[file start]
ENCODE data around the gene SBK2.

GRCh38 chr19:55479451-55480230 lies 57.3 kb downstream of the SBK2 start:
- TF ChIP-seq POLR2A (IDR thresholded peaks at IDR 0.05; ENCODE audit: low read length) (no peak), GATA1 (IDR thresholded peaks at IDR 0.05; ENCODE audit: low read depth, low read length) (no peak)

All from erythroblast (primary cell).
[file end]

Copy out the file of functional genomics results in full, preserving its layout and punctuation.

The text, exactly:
ENCODE data around the gene SBK2.

GRCh38 chr19:55479451-55480230 lies 57.3 kb downstream of the SBK2 start:
- TF ChIP-seq POLR2A (IDR thresholded peaks at IDR 0.05; ENCODE audit: low read length) (no peak), GATA1 (IDR thresholded peaks at IDR 0.05; ENCODE audit: low read depth, low read length) (no peak)

All from erythroblast (primary cell).